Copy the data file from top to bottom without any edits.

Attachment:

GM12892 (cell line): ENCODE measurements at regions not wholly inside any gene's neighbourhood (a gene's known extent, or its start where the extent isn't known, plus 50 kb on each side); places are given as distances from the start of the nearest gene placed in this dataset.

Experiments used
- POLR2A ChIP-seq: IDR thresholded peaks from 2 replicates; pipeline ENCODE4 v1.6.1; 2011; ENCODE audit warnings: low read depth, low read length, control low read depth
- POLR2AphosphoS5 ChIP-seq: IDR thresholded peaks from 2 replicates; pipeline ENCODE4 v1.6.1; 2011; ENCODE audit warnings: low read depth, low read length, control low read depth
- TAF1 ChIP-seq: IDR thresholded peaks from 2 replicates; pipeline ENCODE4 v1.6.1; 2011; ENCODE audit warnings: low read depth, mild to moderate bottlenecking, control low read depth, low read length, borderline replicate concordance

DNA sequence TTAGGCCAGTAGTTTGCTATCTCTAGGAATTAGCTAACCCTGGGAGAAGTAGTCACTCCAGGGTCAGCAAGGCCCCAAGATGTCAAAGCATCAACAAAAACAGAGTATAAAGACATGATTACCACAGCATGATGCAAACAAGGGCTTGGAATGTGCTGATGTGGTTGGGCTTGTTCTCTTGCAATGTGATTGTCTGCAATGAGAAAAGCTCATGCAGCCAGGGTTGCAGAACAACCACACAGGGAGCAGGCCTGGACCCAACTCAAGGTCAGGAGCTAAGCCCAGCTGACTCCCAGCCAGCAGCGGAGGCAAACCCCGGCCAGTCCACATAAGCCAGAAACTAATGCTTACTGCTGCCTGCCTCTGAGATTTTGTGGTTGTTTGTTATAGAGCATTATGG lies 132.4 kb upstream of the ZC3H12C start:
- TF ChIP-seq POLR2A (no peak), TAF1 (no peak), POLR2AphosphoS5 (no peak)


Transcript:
GM12892 (cell line): ENCODE measurements at regions not wholly inside any gene's neighbourhood (a gene's known extent, or its start where the extent isn't known, plus 50 kb on each side); places are given as distances from the start of the nearest gene placed in this dataset.

Experiments used
- POLR2A ChIP-seq: IDR thresholded peaks from 2 replicates; pipeline ENCODE4 v1.6.1; 2011; ENCODE audit warnings: low read depth, low read length, control low read depth
- POLR2AphosphoS5 ChIP-seq: IDR thresholded peaks from 2 replicates; pipeline ENCODE4 v1.6.1; 2011; ENCODE audit warnings: low read depth, low read length, control low read depth
- TAF1 ChIP-seq: IDR thresholded peaks from 2 replicates; pipeline ENCODE4 v1.6.1; 2011; ENCODE audit warnings: low read depth, mild to moderate bottlenecking, control low read depth, low read length, borderline replicate concordance

DNA sequence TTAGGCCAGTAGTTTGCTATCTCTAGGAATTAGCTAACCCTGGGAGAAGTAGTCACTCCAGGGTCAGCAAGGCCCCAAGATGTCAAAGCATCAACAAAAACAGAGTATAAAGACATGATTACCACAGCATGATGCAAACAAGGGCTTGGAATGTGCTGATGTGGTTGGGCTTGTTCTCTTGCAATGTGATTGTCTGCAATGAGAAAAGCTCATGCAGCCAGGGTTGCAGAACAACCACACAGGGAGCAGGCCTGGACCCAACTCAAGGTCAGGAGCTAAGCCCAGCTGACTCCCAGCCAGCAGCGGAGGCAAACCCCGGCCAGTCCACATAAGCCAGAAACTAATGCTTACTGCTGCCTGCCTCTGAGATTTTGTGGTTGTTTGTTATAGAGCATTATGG lies 132.4 kb upstream of the ZC3H12C start:
- TF ChIP-seq POLR2A (no peak), TAF1 (no peak), POLR2AphosphoS5 (no peak)